Black and Blue

On the 27th February, the singer Elisabeth Welch (1904 -2003)  was  commemorated with an English Heritage blue plaque in south-west London.  She is the second black women to have received this hounour (the first was Jamaican born nurse, Mary Seacole).

Welch in her element (Image: BBC)

Born in New York, Welch had a rich cultural heritage through her father John, who was Native American and African-American  and her mother Elisabeth, who was of Irish and Scottish descent, however like many African-American performers of her time,  found greater success in Europe than in the United States.

After starting her career in New York, Welch performed in popular clubs in Paris and London, and, later, in British films.

She settled in London in 1933, which remained her  home until she passed away just a few months shy of her 100th birthday.

The 1930s saw Welch become a trailblazer for black women in Britain. It was the decade where Ivor Novello wrote songs for her; Paul Robeson was her leading man in films; and Welch enjoyed popularity as a cabaret star of London’s cafe society.

In 1931  she introduced the famous torch song “Stormy Weather” to British audiences. Watch her singing it here many years later in 1980 (more about this performance is written below).

In 1934 she was the first black broadcaster to be given her own radio series, Soft Lights and Sweet Music, by the BBC. Her many radio shows include two guest appearances on Desert Island Discs.

In the later years of her life Welch stopped the show once again in the 1970 musical, Pippin, made new records, and also gave what was perhaps the most startling appearance of her film career in Derek Jarman’s Tempest (1980), at the end of which she sings a typically poised version of Stormy Weather surrounded by a chorus line of leaping, high-stepping sailors. There were those who thought she was the best thing about that controversial interpretation of Shakespeare.

In high old age, Elisabeth Welch continued to sing with great aplomb;  recordings from the mid-1980s indicate greater maturity of interpretation than ever.   In 1992 stars gathered at the Lyric Theatre in London to pay tribute to Elisabeth Welch in the Crusaid Concert; where she was given an unprecedented five standing ovations.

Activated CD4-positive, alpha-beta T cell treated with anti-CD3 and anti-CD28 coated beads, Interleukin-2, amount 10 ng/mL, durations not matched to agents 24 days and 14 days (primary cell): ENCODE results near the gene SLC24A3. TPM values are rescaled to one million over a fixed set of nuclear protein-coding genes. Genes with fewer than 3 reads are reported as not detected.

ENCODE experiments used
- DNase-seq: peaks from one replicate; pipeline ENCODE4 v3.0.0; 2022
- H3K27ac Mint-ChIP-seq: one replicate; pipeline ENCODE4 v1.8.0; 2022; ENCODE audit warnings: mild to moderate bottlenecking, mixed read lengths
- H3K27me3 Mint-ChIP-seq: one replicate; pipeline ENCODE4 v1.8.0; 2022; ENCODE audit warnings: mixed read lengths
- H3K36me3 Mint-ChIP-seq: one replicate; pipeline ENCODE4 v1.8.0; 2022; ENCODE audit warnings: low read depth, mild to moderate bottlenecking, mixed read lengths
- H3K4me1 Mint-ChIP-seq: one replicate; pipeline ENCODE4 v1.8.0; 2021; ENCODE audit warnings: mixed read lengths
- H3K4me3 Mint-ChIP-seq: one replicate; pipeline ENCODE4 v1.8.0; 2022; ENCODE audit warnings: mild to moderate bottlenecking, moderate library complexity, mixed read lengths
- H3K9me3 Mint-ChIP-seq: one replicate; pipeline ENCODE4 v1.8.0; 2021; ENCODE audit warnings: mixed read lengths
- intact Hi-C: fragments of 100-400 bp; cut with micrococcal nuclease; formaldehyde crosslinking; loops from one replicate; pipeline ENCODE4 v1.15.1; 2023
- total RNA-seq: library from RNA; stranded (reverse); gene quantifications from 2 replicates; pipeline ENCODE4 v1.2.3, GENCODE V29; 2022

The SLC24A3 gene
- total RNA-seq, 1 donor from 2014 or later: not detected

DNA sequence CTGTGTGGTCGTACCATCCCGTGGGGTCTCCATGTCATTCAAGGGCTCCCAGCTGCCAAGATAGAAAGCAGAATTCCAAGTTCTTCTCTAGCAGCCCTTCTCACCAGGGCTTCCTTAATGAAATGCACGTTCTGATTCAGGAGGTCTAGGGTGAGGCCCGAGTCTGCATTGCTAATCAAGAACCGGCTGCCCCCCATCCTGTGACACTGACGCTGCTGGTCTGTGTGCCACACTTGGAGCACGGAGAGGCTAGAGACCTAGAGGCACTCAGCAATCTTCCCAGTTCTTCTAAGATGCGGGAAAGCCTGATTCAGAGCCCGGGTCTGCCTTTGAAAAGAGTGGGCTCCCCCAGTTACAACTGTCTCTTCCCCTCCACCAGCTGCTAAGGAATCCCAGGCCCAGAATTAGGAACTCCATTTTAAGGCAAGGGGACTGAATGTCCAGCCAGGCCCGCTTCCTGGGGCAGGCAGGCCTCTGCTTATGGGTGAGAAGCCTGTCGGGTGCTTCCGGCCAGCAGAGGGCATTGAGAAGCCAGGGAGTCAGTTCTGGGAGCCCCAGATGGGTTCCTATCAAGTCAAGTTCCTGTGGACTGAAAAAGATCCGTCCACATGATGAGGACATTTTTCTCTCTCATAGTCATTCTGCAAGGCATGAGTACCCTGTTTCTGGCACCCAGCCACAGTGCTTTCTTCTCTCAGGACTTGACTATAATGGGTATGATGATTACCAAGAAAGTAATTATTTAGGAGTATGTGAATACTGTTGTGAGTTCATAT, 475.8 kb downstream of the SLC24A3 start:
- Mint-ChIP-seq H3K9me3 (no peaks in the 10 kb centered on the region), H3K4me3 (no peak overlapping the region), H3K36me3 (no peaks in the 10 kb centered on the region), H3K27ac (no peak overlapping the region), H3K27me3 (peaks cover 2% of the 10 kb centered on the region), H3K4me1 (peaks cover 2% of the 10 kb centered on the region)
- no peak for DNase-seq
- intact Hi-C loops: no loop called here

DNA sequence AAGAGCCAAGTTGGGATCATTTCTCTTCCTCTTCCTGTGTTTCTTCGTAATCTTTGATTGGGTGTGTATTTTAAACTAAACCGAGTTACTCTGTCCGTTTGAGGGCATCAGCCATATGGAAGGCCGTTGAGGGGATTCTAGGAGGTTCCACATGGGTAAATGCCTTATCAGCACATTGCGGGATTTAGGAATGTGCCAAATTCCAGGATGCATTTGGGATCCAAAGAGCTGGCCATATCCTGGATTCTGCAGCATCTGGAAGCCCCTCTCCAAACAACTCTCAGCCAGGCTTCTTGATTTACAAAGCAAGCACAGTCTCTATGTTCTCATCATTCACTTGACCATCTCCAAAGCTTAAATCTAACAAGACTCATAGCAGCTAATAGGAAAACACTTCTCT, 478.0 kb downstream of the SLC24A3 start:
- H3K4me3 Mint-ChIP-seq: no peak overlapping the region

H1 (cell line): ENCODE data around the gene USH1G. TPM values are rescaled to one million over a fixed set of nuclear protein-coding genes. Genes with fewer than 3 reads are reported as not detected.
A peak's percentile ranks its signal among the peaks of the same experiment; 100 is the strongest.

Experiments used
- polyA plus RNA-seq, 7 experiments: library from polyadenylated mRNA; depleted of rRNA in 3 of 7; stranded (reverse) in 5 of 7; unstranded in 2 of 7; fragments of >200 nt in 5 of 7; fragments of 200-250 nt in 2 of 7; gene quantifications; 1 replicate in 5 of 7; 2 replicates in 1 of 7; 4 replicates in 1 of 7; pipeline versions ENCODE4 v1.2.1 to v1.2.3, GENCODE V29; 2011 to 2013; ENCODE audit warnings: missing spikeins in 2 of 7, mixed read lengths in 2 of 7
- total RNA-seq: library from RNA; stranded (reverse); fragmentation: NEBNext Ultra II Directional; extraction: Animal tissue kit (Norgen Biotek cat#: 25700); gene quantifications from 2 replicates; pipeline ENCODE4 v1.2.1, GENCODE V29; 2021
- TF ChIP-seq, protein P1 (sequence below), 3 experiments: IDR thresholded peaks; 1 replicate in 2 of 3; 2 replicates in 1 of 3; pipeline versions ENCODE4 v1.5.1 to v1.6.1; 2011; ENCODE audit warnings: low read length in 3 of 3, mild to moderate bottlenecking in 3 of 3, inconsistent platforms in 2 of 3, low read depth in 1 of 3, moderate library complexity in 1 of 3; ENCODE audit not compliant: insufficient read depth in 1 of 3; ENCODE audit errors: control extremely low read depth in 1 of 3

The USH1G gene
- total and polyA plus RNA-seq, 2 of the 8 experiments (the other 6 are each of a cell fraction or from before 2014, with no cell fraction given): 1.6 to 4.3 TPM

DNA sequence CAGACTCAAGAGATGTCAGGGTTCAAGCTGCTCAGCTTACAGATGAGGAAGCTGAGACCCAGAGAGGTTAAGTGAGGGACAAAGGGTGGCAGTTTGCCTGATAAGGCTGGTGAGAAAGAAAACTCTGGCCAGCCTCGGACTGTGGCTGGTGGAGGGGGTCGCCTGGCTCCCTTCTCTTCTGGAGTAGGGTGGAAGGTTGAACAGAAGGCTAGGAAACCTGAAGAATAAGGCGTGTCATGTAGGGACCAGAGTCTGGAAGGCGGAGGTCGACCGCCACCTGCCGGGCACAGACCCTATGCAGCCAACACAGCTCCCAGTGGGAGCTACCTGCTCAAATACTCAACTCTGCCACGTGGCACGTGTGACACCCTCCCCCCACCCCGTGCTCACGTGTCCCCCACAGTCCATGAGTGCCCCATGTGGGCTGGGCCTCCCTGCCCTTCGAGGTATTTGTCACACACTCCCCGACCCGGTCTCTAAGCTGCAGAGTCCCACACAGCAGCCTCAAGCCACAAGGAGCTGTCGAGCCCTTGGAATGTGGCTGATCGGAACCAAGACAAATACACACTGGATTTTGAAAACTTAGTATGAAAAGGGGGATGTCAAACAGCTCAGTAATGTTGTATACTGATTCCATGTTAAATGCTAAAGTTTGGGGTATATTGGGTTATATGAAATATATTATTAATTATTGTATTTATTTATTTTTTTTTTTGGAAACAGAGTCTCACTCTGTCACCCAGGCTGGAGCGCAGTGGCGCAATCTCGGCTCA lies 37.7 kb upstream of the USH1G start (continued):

She was also known for her style and class as well as for her voice.

Recreate her classic old school, glamorous look.

Create a smooth matte base with Studio Fix compact foundation by MAC (£19)

For decades, a red lipstick paired with strong black eyeliner has been the vanguard of makeup for any showbiz starlet.  Accentuate the eye by sweeping a golden eyes hadow across the entire eye, right up to the brow bone.  I like Silent Night by NARS (£16.50).

NARS Single Eye shadow - Silent Night

Revlon ColorStay Liquid Eye Pen

Line the  eye with a  liquid eyeliner pen for ease of application  (Revlon ColorStay Liquid Eye Pen in black is ideal, £8.99 ).

Curl lashes and then apply lashings of thickening mascara.  I love High Impact mascara by Clinique ((£16) for its intense black pigment.

A show girl must have ruby red lips – and in my opinion Ruby Woo by MAC (£13.50) works well with a lighter skin tone such as Welches,  but for a darker tone such as my own, I prefer a deeper red with blue undertones – my all time favourite is Russian Red by MAC.  Apply with a lip brush, blot – then apply a second coat.

Russian Red by MAC

Finish with an illuminating bronzer, such as the cult classic Shimmer Brick in Bronze by Bobbi Brown (£30.50).

Who will be the next black woman to be recognised in this way?  I hope we do not have to wait to long to find out!

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One Comment on “Black and Blue”

  1. khadijat says:

    I love the yesteryear stars. They had so much glamour and poise. Russian Red is one of my favourites too…I always reach for it when I want a bit of glam.


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